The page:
A student at McGill University in Montreal, Canada was forced to issue a formal apology for emailing a picture of President Obama kicking open a door–all because some students thought the image was somehow racist.
The image was actually an edited .gif, and was shown by Jay Leno on “The Tonight Show” last fall. It humorously suggests that the president may be fed up with press conferences. McGill student Brian Farnan, vice president of the university’s student government, sent out an email with the .gif and the harmless caption, “Honestly midterms get out of here,” according to Legal Insurrection.
What happened next is almost unbelievable: Another student issued a formal complaint against Farnan for committing a “micro-aggression.”For those not up-to-date on the PC lexicon, “micro-aggression” is the latest phrase of choice for leftist radicals seeking to blame racism for common annoyances suffered by people of all races. Minority activists at the University of Michigan, for example, have insisted that trivial slights, such as “Having your opinion second-guessed in a group assignment,” are micro-aggressions that betray the campus as a hostile place for students of color. (RELATED: UMich means demands of black students who threatened ‘physical action’)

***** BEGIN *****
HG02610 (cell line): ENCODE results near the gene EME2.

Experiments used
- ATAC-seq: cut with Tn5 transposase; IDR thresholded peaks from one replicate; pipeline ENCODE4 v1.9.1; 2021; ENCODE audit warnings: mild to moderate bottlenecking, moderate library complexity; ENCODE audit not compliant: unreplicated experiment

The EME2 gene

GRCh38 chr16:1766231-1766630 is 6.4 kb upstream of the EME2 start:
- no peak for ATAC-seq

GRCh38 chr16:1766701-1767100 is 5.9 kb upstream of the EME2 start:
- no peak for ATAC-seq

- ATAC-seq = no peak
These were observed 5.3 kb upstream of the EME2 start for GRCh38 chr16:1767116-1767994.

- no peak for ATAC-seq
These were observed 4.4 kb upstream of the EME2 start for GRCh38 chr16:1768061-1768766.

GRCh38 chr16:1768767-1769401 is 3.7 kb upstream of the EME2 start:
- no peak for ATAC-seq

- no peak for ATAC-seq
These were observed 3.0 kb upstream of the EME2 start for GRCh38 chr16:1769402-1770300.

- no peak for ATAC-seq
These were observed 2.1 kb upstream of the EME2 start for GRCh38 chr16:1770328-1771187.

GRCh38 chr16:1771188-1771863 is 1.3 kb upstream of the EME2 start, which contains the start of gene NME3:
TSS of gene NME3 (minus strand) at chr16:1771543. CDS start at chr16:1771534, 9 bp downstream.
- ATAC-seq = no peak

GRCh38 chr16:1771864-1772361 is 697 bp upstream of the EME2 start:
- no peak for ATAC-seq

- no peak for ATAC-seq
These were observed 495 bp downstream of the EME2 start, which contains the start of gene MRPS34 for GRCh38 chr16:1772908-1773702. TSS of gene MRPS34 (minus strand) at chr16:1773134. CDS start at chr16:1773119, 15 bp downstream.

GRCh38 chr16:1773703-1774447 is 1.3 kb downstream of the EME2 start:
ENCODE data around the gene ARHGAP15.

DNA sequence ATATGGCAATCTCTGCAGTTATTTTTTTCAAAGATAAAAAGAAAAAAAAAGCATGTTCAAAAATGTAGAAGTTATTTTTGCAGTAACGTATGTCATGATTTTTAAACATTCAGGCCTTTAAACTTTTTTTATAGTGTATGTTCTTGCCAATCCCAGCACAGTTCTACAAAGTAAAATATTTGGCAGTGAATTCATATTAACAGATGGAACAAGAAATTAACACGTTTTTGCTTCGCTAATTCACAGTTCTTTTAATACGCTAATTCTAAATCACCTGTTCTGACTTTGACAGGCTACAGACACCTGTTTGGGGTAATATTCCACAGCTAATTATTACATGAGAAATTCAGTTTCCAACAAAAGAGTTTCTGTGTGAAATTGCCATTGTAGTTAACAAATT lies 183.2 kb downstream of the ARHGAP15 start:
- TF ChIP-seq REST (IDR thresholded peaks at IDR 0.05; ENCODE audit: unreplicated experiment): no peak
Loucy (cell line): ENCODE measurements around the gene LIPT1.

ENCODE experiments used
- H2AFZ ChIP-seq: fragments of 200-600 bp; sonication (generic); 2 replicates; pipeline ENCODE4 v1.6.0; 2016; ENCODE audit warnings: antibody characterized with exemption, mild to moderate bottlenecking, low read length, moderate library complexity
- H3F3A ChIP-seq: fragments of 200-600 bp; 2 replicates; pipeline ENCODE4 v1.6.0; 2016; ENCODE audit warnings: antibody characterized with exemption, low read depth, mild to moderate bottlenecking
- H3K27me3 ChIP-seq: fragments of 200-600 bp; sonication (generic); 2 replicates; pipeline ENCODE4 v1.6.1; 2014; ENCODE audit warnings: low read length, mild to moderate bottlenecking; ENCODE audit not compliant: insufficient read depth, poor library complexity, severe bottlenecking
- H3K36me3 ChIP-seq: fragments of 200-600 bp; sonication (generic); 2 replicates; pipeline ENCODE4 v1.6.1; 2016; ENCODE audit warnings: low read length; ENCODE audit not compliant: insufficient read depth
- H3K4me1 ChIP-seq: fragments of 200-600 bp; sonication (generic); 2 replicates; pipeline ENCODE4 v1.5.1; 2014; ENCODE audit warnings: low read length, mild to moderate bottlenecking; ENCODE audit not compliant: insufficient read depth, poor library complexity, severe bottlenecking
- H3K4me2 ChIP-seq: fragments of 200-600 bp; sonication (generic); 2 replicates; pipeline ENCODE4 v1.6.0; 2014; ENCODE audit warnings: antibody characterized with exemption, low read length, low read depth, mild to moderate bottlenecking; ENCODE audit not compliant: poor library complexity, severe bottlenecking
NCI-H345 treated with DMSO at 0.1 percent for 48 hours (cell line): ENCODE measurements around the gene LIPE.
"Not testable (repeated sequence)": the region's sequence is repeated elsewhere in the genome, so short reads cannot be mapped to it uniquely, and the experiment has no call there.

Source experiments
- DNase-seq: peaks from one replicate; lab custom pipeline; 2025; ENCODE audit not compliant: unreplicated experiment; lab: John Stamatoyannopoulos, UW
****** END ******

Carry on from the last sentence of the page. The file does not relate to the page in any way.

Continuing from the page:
The .gif of Obama kicking a door was racist because of the “cultural, historical and living legacy surrounding people of color—particularly young men—being portrayed as violent,” according to the apology letter that Farnan was forced to write.
Technically, Farnan got off easy. Under the McGill student government’s Orwellian “equity policy,” Farnan could have been suspended or even dismissed from his position as vice president in the organization. The decision to force Farnan to apologize was apparently made by an “equity commissioner,” whose will can only be overturned by a two-thirds majority of the student government, according to The McGill Tribune.
Like a true victim of the thought police, Farnan was forced to denounce his heretical email.
“Despite the innocent intentions influencing my decision to use this particular image, I have come to recognize the negative implications of adding the .GIF image within this given context,” he said. “By using this particular image of President Obama, I unknowingly perpetuated this living legacy and subsequently allowed a medium of [Student Society of McGill University] communication to become the site of a microaggression; for this, I am deeply sorry.”
The punishment of Farnan has proved controversial, however, and now the student government has plans to review the equity policy in the coming weeks, according to The McGill Tribune.